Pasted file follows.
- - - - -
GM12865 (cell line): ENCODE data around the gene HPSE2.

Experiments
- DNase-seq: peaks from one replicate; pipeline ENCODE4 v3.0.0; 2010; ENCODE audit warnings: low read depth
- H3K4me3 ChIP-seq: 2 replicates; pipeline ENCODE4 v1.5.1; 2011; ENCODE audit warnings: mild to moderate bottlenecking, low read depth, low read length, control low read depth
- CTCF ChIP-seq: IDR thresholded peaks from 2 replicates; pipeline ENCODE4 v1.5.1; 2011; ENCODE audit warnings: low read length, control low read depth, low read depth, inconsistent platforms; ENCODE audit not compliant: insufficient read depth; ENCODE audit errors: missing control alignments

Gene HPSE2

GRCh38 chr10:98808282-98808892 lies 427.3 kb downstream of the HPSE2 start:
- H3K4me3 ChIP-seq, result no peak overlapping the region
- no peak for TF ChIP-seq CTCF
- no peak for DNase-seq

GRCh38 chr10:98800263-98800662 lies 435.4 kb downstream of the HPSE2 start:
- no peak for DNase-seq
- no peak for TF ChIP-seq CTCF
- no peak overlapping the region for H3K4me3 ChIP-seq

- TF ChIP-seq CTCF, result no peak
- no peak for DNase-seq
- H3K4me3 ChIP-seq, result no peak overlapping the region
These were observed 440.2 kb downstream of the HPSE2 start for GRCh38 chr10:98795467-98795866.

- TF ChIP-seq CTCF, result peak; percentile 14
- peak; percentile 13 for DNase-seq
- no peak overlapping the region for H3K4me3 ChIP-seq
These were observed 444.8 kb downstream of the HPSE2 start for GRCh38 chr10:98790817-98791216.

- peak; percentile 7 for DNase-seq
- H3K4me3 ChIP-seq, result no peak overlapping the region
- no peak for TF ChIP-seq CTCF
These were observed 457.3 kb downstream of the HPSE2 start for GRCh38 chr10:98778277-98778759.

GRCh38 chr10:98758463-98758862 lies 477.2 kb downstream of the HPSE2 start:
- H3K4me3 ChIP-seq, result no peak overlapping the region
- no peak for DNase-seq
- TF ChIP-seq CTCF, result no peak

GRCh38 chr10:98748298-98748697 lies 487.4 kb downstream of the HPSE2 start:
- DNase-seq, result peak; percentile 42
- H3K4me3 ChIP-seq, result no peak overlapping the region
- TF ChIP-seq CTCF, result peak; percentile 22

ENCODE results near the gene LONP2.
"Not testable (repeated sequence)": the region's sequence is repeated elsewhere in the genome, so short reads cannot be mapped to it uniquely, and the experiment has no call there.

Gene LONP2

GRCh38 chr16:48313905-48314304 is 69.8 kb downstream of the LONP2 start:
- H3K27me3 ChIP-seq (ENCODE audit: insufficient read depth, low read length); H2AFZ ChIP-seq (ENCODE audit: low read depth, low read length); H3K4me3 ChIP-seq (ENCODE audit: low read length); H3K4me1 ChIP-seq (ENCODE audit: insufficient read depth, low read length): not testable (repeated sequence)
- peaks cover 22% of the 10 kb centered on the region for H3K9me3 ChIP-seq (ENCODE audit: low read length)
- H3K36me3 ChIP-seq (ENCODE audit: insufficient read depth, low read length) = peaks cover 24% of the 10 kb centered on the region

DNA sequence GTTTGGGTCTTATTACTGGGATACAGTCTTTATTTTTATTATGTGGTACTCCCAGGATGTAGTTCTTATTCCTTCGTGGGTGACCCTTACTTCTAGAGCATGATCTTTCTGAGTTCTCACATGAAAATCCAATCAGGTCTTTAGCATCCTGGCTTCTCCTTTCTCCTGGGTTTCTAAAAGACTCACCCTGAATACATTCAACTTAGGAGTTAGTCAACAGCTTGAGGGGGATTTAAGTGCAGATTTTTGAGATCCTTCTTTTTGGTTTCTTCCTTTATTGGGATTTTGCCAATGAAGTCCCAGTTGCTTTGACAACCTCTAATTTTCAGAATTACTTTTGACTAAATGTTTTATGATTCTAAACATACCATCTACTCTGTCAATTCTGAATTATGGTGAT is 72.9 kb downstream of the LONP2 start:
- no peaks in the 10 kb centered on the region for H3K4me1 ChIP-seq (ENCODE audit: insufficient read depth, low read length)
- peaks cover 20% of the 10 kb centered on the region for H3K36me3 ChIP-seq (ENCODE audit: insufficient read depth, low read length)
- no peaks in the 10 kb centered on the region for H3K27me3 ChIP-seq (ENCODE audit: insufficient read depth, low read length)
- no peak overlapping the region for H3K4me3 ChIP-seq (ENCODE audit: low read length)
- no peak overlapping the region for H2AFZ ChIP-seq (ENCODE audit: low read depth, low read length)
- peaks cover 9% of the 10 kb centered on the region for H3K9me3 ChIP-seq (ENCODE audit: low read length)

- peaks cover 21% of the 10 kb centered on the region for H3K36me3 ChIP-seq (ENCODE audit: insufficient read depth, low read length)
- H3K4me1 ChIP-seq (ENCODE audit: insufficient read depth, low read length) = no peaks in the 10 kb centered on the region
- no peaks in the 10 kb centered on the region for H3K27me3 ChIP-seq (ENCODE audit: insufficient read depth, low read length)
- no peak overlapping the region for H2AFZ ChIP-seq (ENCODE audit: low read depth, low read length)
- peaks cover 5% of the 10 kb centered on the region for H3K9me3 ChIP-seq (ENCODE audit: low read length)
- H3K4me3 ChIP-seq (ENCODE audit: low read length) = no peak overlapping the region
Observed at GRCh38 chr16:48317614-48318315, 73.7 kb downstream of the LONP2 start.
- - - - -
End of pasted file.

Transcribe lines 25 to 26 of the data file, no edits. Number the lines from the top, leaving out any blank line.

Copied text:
- no peak for TF ChIP-seq CTCF
These were observed 457.3 kb downstream of the HPSE2 start for GRCh38 chr10:98778277-98778759.